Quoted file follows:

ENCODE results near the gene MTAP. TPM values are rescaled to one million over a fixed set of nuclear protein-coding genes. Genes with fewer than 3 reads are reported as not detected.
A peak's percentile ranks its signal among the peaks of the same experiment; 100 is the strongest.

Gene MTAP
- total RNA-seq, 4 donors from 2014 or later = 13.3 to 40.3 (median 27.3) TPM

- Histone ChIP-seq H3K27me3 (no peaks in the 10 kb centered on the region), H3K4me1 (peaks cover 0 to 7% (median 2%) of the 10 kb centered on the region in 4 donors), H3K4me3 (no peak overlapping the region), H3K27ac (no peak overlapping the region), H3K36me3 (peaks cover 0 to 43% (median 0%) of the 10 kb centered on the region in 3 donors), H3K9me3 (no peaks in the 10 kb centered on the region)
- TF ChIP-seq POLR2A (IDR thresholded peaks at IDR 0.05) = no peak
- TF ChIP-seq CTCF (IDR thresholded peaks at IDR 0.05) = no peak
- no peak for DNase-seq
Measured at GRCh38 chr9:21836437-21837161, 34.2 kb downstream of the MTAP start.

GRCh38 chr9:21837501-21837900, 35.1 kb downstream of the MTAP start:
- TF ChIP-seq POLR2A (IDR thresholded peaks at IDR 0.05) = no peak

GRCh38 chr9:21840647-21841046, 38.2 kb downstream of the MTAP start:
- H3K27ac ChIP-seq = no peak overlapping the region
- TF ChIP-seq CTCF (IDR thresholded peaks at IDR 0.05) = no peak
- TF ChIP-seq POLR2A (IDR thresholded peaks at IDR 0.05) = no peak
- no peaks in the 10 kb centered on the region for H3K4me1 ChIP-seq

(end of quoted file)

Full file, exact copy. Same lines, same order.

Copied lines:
ENCODE results near the gene MTAP. TPM values are rescaled to one million over a fixed set of nuclear protein-coding genes. Genes with fewer than 3 reads are reported as not detected.
A peak's percentile ranks its signal among the peaks of the same experiment; 100 is the strongest.

Gene MTAP
- total RNA-seq, 4 donors from 2014 or later = 13.3 to 40.3 (median 27.3) TPM

- Histone ChIP-seq H3K27me3 (no peaks in the 10 kb centered on the region), H3K4me1 (peaks cover 0 to 7% (median 2%) of the 10 kb centered on the region in 4 donors), H3K4me3 (no peak overlapping the region), H3K27ac (no peak overlapping the region), H3K36me3 (peaks cover 0 to 43% (median 0%) of the 10 kb centered on the region in 3 donors), H3K9me3 (no peaks in the 10 kb centered on the region)
- TF ChIP-seq POLR2A (IDR thresholded peaks at IDR 0.05) = no peak
- TF ChIP-seq CTCF (IDR thresholded peaks at IDR 0.05) = no peak
- no peak for DNase-seq
Measured at GRCh38 chr9:21836437-21837161, 34.2 kb downstream of the MTAP start.

GRCh38 chr9:21837501-21837900, 35.1 kb downstream of the MTAP start:
- TF ChIP-seq POLR2A (IDR thresholded peaks at IDR 0.05) = no peak

GRCh38 chr9:21840647-21841046, 38.2 kb downstream of the MTAP start:
- H3K27ac ChIP-seq = no peak overlapping the region
- TF ChIP-seq CTCF (IDR thresholded peaks at IDR 0.05) = no peak
- TF ChIP-seq POLR2A (IDR thresholded peaks at IDR 0.05) = no peak
- no peaks in the 10 kb centered on the region for H3K4me1 ChIP-seq